Interior glass enclosures help Serendipity Labs’ coworking facilities provide a balance of open collaborative work areas and offices that close and lock when needed. Small “phone booths” are used to maintain visual privacy while still bringing light into the space.

“We believe the trend going forward is having the right mix of spaces and opportunities to work in the ways you need to work,” states Arenas in a “Future of Workplace Trends for Startups” video. “That enables serendipities interactions that might otherwise not have happened and brings on creativity and new ideas.”

“It is critically important to provide an appropriate mix of these open and closed environments,” agrees LPA’s Thomas, “and the ratio varies for each end user based upon their business, work process, and culture.”

Supporting a high level of flexibility in accommodating the occasional all-hands meetings and group gatherings, Thomas is a big fan of stacking room dividers for breakrooms or large meeting rooms.

That said, it’s important to evaluate the acoustical integrity of the stacking room dividers when they are in the closed position, as breakrooms can be very noisy and easily transfer sound to adjacent office spaces. Furthermore, large meeting rooms require acoustical privacy and the ability to minimize confidential voice transfer to adjacent spaces.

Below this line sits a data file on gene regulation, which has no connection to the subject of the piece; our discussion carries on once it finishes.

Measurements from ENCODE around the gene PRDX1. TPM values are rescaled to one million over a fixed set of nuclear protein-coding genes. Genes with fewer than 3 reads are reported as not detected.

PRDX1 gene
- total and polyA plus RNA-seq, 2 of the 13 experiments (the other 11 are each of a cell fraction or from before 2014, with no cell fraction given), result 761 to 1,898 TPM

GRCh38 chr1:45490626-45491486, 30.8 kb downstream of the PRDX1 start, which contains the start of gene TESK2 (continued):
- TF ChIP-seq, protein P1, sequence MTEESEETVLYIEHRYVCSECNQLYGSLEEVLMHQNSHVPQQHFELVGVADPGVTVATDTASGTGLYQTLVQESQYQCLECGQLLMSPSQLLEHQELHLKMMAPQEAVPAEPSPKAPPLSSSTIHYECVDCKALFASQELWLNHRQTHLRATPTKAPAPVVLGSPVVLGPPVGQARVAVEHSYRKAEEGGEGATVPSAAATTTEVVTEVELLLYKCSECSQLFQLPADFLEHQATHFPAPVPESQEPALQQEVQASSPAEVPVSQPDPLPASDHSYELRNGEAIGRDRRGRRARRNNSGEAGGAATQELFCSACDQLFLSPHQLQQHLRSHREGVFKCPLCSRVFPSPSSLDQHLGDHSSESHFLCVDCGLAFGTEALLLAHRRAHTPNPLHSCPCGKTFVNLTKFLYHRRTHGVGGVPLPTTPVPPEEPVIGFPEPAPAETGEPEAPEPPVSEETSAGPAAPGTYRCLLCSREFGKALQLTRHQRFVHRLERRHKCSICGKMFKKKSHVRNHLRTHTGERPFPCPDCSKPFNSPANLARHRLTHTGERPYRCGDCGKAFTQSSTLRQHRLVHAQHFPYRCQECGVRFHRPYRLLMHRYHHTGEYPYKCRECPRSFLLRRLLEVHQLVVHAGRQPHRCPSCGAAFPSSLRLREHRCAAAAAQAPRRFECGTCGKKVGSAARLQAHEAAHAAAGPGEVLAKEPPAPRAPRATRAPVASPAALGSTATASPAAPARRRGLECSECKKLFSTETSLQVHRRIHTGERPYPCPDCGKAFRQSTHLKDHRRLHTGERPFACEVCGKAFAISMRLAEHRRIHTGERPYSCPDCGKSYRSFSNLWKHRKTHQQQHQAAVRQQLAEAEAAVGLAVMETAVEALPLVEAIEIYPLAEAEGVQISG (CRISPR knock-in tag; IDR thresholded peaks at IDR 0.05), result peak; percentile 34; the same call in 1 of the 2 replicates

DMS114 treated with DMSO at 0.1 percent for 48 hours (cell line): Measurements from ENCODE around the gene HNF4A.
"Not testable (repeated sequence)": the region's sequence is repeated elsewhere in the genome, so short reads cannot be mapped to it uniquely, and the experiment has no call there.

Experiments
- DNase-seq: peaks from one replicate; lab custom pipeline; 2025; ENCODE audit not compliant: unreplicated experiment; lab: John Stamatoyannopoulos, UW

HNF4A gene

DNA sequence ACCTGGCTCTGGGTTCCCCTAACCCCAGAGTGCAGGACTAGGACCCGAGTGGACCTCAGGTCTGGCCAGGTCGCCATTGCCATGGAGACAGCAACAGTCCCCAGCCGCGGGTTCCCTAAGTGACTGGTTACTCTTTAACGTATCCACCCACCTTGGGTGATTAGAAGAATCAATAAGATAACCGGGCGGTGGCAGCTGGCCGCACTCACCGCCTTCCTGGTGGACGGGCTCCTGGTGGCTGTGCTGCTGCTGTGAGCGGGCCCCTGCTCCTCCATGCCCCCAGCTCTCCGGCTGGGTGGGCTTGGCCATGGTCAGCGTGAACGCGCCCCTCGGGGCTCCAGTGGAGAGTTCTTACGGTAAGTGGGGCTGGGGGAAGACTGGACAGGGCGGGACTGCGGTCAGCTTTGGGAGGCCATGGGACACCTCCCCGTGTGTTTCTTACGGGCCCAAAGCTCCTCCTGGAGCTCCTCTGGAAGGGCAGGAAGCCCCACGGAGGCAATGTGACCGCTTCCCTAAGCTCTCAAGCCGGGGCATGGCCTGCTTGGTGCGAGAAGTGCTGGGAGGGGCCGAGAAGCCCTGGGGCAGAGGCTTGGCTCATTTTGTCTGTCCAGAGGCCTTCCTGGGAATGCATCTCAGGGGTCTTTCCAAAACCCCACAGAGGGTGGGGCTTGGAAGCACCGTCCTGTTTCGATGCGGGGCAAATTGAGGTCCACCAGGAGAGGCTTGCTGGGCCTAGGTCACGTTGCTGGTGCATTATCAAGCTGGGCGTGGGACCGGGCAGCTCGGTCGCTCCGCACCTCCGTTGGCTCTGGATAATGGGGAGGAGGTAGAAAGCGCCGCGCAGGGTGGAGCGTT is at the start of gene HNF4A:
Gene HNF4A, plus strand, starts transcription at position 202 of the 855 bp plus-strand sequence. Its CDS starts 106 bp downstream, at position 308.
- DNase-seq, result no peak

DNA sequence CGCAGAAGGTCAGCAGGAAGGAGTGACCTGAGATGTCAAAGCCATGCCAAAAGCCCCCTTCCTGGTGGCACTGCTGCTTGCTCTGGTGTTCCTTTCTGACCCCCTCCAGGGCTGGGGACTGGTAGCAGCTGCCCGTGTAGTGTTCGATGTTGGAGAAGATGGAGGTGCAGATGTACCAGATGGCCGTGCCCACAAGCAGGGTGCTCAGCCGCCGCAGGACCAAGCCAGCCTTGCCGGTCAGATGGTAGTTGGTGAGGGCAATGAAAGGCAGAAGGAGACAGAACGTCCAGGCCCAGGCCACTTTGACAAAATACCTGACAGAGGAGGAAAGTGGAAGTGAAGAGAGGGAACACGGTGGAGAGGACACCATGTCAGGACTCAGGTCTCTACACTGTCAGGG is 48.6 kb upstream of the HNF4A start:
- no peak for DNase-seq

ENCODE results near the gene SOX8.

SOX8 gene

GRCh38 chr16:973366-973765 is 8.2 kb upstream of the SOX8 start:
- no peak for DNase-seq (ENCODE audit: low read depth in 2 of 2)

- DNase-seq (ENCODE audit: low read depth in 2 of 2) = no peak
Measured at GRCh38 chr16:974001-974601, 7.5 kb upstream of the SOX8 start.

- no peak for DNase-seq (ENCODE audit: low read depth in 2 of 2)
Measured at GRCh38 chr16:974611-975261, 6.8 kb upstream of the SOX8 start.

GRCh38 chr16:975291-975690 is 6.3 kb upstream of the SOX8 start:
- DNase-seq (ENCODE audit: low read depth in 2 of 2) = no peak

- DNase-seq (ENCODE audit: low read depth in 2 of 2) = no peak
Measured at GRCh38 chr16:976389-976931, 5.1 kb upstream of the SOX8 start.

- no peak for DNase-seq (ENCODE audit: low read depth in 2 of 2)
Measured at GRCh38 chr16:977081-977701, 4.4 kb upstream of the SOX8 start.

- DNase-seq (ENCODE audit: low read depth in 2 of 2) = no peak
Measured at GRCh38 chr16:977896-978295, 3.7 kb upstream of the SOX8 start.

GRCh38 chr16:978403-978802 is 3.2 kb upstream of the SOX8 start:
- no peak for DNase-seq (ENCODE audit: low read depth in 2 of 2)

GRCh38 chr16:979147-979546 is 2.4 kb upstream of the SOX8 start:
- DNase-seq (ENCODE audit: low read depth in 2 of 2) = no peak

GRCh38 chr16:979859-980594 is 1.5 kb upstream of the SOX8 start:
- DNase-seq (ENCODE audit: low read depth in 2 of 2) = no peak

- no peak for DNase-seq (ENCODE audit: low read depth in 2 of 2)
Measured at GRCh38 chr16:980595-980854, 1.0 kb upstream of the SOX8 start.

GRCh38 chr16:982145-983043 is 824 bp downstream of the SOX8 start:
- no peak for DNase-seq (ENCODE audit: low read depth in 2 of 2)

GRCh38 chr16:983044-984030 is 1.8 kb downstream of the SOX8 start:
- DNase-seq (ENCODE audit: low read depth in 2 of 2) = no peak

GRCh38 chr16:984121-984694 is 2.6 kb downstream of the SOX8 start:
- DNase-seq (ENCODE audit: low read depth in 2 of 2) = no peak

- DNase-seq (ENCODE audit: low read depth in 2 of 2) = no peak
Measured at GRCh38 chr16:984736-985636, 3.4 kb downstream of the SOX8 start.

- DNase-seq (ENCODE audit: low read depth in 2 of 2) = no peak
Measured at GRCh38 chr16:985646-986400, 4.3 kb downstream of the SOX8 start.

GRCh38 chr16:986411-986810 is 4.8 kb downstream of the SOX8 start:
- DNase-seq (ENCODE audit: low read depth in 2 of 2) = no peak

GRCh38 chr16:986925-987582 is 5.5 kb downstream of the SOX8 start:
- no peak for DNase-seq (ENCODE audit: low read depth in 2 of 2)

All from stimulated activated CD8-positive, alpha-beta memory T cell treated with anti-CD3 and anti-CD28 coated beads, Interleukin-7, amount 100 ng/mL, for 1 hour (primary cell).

To accommodate both individual and teamworking requirements, SERA Architects employs adaptability at multiple scales to support dynamic, changing needs. Along these lines, Blair recommends:

  • Diverse space types distributed across the building, allowing for individual choice of work environments (e.g., quiet and busy spaces for both single occupants and team)
  • Individual control of spaces for tuning environments to unique needs (for example, shades, lighting, mechanical systems, etc.)
  • Flexible or modular systems—such as movable walls, acoustic panels, or furniture—that can be changed over periods of time, either by users or by facilities teams


[ Page 4 of 6 ]         
Originally published in Architectural Record